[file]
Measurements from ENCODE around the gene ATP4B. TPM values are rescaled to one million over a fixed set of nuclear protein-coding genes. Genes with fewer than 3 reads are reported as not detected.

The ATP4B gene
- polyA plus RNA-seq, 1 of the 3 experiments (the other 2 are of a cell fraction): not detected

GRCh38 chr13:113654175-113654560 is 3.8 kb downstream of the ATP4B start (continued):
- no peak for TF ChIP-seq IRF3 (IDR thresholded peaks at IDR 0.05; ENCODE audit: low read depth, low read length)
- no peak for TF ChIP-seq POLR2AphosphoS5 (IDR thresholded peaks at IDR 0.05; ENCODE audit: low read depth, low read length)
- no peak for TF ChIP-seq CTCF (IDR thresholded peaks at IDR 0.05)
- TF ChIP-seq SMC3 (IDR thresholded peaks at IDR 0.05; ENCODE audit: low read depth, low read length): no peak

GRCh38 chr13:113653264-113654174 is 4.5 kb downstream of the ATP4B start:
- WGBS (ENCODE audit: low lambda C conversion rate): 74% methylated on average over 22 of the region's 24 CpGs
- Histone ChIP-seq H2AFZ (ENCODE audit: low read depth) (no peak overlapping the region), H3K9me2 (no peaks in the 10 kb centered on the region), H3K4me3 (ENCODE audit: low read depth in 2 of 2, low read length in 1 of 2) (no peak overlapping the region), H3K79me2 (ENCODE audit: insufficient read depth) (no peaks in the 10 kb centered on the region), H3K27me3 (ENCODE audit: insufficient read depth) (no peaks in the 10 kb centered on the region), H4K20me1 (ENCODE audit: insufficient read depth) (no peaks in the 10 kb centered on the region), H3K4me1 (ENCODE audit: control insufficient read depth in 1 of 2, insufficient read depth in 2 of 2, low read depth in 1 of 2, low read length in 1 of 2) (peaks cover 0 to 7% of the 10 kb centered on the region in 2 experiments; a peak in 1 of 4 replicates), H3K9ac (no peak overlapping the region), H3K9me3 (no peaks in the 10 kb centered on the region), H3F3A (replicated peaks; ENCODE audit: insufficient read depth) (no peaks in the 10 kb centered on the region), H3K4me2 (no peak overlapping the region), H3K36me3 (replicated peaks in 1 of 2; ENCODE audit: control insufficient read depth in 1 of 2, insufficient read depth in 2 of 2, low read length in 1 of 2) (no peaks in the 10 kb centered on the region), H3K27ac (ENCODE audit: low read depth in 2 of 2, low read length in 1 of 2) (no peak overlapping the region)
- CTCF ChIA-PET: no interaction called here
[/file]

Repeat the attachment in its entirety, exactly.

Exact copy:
Measurements from ENCODE around the gene ATP4B. TPM values are rescaled to one million over a fixed set of nuclear protein-coding genes. Genes with fewer than 3 reads are reported as not detected.

The ATP4B gene
- polyA plus RNA-seq, 1 of the 3 experiments (the other 2 are of a cell fraction): not detected

GRCh38 chr13:113654175-113654560 is 3.8 kb downstream of the ATP4B start (continued):
- no peak for TF ChIP-seq IRF3 (IDR thresholded peaks at IDR 0.05; ENCODE audit: low read depth, low read length)
- no peak for TF ChIP-seq POLR2AphosphoS5 (IDR thresholded peaks at IDR 0.05; ENCODE audit: low read depth, low read length)
- no peak for TF ChIP-seq CTCF (IDR thresholded peaks at IDR 0.05)
- TF ChIP-seq SMC3 (IDR thresholded peaks at IDR 0.05; ENCODE audit: low read depth, low read length): no peak

GRCh38 chr13:113653264-113654174 is 4.5 kb downstream of the ATP4B start:
- WGBS (ENCODE audit: low lambda C conversion rate): 74% methylated on average over 22 of the region's 24 CpGs
- Histone ChIP-seq H2AFZ (ENCODE audit: low read depth) (no peak overlapping the region), H3K9me2 (no peaks in the 10 kb centered on the region), H3K4me3 (ENCODE audit: low read depth in 2 of 2, low read length in 1 of 2) (no peak overlapping the region), H3K79me2 (ENCODE audit: insufficient read depth) (no peaks in the 10 kb centered on the region), H3K27me3 (ENCODE audit: insufficient read depth) (no peaks in the 10 kb centered on the region), H4K20me1 (ENCODE audit: insufficient read depth) (no peaks in the 10 kb centered on the region), H3K4me1 (ENCODE audit: control insufficient read depth in 1 of 2, insufficient read depth in 2 of 2, low read depth in 1 of 2, low read length in 1 of 2) (peaks cover 0 to 7% of the 10 kb centered on the region in 2 experiments; a peak in 1 of 4 replicates), H3K9ac (no peak overlapping the region), H3K9me3 (no peaks in the 10 kb centered on the region), H3F3A (replicated peaks; ENCODE audit: insufficient read depth) (no peaks in the 10 kb centered on the region), H3K4me2 (no peak overlapping the region), H3K36me3 (replicated peaks in 1 of 2; ENCODE audit: control insufficient read depth in 1 of 2, insufficient read depth in 2 of 2, low read length in 1 of 2) (no peaks in the 10 kb centered on the region), H3K27ac (ENCODE audit: low read depth in 2 of 2, low read length in 1 of 2) (no peak overlapping the region)
- CTCF ChIA-PET: no interaction called here